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# Proper Factors

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Age 16 to 18

Challenge Level

- Problem
- Getting Started
- Student Solutions
- Teachers' Resources

This problem requires pupils to think about prime number factorisation in different ways. There is no A-level content required to answer this question, but it does require careful and logical thought.

Pupils may find it easier to consider the total number of factors first, before moving onto proper factors.

Start with the first part of part **1**, i.e. ask students the question "Show that $3^2\times 5^3$ has exactly $10$ proper factors". Ask students how they might approach this. Some ideas might be:

- Calculate the factors of $1125$ (having first worked out that $3^2\times 5^3=1125$)
- Work on some easier cases first, such as $3$, $3 \times 5$, $3^2 \times 5$, and see if this provides some insights into the problem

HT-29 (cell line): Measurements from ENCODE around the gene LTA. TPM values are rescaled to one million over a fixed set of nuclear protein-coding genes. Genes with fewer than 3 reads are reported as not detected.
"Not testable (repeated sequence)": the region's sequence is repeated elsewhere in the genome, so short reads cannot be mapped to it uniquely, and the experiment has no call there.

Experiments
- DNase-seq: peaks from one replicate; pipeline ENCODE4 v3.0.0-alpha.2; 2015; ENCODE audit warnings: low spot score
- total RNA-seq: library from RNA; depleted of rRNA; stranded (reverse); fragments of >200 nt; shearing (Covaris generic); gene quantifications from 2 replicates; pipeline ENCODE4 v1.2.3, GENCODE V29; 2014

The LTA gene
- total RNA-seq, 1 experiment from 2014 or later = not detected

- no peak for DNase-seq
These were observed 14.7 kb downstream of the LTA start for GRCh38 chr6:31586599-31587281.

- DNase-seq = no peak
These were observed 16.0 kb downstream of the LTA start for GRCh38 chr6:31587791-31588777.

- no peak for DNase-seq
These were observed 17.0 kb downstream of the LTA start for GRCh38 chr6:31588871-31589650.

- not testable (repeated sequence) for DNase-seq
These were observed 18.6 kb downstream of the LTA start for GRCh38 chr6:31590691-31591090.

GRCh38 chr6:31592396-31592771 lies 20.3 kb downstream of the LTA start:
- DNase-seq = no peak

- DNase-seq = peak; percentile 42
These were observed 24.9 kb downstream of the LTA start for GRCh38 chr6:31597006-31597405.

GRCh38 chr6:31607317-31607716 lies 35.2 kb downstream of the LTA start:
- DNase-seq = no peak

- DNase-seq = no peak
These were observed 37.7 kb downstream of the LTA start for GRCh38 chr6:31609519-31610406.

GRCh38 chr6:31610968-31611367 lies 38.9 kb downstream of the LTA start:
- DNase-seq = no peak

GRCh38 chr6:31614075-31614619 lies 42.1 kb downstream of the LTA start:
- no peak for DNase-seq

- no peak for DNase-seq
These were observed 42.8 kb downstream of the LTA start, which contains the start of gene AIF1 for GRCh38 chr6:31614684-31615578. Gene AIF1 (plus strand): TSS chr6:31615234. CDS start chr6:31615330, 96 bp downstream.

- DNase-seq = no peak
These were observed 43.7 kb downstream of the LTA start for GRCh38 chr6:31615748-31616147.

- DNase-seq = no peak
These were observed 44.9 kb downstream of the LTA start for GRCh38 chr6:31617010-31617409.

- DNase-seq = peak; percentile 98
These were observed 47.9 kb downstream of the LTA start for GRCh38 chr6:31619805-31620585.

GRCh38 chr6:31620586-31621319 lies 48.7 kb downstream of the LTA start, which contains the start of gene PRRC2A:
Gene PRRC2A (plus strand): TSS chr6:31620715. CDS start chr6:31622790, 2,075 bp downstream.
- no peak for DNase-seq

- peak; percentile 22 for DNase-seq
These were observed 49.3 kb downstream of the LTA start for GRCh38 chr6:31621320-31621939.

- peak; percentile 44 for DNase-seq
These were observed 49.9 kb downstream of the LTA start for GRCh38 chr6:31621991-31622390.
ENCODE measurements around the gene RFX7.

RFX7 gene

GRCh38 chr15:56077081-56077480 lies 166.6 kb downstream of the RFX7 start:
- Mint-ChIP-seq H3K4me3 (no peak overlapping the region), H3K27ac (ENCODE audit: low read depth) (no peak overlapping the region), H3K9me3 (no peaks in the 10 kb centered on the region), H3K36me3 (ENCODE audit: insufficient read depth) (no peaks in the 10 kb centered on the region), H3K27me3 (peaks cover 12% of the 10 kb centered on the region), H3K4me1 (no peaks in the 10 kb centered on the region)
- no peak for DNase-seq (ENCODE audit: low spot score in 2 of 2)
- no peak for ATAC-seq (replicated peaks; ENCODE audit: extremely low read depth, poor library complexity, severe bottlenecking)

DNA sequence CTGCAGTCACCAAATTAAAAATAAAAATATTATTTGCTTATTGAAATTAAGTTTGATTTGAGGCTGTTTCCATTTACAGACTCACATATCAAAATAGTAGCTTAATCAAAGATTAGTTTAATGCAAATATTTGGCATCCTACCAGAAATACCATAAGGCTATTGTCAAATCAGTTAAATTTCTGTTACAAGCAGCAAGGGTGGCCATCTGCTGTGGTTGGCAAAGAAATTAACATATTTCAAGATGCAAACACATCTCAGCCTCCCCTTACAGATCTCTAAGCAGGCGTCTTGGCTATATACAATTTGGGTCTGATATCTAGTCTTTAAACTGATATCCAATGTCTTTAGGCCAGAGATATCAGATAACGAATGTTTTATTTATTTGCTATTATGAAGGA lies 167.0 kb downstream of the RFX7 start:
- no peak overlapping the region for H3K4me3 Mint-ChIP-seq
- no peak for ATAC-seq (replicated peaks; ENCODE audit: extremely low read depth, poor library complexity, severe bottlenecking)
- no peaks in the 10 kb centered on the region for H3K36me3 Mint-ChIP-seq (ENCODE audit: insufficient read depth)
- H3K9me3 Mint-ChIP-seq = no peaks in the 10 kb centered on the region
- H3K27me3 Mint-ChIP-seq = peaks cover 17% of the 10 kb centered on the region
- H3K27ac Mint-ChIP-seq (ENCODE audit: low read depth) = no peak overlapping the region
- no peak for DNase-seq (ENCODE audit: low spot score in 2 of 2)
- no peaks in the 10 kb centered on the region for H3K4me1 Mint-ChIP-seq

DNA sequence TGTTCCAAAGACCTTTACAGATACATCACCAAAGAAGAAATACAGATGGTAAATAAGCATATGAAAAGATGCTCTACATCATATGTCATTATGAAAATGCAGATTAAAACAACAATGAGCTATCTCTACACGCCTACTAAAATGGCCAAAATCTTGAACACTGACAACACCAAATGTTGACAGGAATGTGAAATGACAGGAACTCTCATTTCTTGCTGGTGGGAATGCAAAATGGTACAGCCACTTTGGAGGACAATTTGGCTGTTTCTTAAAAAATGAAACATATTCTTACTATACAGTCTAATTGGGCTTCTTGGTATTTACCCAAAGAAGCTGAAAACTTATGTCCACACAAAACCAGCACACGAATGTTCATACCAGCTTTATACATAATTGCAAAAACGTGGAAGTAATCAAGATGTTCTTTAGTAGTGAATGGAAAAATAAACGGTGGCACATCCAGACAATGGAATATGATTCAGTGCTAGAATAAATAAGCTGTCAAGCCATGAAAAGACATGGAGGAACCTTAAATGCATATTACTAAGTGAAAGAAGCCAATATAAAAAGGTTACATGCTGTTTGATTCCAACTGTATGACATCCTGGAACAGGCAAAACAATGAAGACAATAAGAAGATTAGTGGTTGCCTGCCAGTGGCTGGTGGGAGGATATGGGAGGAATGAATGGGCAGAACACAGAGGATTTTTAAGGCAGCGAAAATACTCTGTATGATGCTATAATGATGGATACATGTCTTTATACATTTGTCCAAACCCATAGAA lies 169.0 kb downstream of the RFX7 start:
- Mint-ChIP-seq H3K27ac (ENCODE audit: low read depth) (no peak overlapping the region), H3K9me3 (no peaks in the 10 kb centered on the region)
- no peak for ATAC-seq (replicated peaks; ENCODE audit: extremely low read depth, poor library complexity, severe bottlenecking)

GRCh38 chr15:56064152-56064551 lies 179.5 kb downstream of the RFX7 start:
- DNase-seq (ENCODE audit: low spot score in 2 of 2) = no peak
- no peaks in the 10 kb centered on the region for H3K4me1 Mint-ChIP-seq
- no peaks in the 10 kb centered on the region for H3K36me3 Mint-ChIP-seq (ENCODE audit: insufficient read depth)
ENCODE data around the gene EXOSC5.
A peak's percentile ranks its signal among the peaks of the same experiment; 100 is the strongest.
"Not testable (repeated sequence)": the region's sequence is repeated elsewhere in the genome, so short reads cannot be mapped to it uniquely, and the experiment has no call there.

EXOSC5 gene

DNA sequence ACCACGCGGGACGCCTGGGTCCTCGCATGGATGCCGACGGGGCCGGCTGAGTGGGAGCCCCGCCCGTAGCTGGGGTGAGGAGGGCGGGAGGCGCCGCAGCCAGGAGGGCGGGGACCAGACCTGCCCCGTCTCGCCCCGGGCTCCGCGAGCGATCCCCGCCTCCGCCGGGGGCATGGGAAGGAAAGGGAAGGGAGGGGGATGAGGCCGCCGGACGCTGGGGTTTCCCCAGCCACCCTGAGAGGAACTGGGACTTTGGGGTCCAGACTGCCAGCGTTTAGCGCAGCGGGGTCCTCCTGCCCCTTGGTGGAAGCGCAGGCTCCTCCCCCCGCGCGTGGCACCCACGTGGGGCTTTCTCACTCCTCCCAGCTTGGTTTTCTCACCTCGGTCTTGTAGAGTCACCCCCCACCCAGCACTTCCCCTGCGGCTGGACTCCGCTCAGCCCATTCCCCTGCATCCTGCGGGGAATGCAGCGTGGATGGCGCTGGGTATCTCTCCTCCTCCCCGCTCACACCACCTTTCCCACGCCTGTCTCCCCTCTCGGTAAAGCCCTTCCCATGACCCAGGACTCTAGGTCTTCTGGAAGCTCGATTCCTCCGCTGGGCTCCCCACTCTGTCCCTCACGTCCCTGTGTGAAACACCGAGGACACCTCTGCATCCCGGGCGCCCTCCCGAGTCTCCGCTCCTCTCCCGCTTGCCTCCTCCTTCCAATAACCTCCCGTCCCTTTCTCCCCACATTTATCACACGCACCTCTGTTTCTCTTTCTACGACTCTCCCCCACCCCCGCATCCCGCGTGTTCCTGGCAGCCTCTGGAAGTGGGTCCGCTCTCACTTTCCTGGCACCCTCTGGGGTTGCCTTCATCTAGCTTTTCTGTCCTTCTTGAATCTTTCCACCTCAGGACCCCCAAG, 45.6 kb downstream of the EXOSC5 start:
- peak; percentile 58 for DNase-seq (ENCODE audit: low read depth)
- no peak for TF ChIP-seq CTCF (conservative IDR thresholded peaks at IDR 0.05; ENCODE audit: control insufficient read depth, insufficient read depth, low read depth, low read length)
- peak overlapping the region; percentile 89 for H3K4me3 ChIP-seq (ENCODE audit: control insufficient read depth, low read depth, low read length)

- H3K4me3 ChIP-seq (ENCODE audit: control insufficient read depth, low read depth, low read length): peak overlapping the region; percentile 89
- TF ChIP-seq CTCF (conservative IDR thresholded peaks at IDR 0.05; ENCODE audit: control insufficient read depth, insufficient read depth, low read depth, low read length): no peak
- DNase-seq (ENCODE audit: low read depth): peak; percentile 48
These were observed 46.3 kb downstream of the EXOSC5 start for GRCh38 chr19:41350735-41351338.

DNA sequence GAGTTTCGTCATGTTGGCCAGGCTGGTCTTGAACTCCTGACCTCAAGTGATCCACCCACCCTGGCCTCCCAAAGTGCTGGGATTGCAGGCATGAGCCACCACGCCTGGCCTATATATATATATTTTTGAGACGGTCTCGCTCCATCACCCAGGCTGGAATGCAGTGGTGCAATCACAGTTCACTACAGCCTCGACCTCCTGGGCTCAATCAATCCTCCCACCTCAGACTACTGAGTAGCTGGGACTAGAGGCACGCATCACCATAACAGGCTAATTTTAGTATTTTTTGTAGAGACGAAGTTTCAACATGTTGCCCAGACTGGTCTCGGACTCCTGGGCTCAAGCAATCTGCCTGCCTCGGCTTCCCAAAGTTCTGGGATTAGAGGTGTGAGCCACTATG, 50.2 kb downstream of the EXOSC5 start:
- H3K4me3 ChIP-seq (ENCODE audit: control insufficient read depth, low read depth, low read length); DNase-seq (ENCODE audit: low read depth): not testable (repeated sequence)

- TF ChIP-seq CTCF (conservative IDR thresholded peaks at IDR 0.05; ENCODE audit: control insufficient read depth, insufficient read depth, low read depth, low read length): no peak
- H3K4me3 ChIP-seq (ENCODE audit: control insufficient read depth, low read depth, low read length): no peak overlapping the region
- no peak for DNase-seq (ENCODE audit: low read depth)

- Can the form $3^2\times 5^3$ be used to help answer the question? Can we use this form to work out what the prime factors are?

After considering this question, pupils can then find other numbers of the form $3^m\times 5^n$ which also have $10$ proper factors.

Before asking students to think about the question in part **2**, they might like to try and find the smallest number which has exactly 10 proper factors.

Here is a list of number theory problems.